________________________________

              From: ANE-2@yahoogroups. <mailto:ANE-2%40yahoogroups.com> com
              [mailto:ANE-2@yahoogroups. <mailto:ANE-2%40yahoogroups.com> com] On Behalf
              Of
              Peter T. Daniels
              Sent: Monday, November 05, 2007 7:28 AM
              To: ANE-2@yahoogroups. <mailto:ANE-2%40yahoogroups.com> com
              Subject: Re: [ANE-2] Re: Karel van der Toorn

              That's why they're at the bottom of the page! (And not interspersed
              within the text.) Benno Landsberger was famously doing it that way a
              generation before Jacobsen.

              "Current Trends in Linguistics" is a 14-volume series of very large
              books published between 1960 and about 1976 that surveyed the entire
              field, and footnotes were used throughout -- with one exception: the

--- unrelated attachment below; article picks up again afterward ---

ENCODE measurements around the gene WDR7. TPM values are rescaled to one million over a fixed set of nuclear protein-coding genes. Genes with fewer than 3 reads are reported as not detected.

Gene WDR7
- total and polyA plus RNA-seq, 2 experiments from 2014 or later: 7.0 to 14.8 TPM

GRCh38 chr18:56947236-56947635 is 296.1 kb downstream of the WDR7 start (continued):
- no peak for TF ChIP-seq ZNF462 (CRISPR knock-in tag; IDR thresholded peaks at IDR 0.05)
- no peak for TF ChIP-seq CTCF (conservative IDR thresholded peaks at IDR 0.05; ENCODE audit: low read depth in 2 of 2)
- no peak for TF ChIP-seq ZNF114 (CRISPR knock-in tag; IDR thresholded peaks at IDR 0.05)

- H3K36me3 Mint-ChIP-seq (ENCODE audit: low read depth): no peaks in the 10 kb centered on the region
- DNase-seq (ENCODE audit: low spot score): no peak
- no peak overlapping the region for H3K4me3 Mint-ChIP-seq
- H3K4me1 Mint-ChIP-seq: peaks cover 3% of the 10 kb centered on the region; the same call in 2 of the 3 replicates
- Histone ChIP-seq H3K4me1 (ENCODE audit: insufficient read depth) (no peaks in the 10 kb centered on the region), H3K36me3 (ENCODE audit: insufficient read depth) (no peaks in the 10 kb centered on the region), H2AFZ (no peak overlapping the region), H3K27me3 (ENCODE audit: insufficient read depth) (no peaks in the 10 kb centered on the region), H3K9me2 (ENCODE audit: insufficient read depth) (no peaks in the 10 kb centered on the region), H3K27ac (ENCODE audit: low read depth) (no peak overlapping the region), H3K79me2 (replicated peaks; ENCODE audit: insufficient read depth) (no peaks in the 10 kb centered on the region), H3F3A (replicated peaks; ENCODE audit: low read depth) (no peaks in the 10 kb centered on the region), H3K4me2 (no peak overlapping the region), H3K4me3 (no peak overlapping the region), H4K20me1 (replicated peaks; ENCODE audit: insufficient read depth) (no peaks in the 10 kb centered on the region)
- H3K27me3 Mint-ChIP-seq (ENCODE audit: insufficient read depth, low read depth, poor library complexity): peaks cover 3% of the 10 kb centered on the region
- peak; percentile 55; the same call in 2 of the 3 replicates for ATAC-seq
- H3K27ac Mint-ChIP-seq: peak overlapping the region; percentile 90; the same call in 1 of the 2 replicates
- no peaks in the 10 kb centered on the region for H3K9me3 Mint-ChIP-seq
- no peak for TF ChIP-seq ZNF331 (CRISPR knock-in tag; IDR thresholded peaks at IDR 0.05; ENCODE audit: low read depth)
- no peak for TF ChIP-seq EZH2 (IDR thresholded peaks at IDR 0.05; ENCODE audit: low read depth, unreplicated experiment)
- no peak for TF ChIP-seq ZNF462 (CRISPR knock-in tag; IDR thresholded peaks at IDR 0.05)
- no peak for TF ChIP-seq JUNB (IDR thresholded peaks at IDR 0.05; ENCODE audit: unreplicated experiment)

great Romance philologist and historical linguist Yakov Malkiel was
              famous for his extensive and invaluable notes, and they are so long that
              they are printed as endnotes.
              --
              Peter T. Daniels grammatim@verizon. <mailto:grammatim%40verizon.net> net
              <mailto:grammatim%40verizon.net>

              ----- Original Message ----
              From: victor <victor@bgumail. <mailto:victor%40bgumail.bgu.ac.il> bgu.ac.il
              <mailto:victor%40bgumail.bgu.ac.il> >
              To: ANE-2@yahoogroups. <mailto:ANE-2%40yahoogroups.com> com
              <mailto:ANE-2%40yahoogroups.com>
              Sent: Monday, November 5, 2007 6:39:51 AM
              Subject: RE: [ANE-2] Re: Karel van der Toorn

              Well with the advent of electronic books we will soon have the option of

              viewing notes either as footnotes or endnotes at the click of the mouse.

              Quite frankly, although I personally prefer footnotes, I do sometimes
              like
              to read an article from beginning to end without the footnotes
              interfering
              with the main narrative. Right now I'm reading an article by the late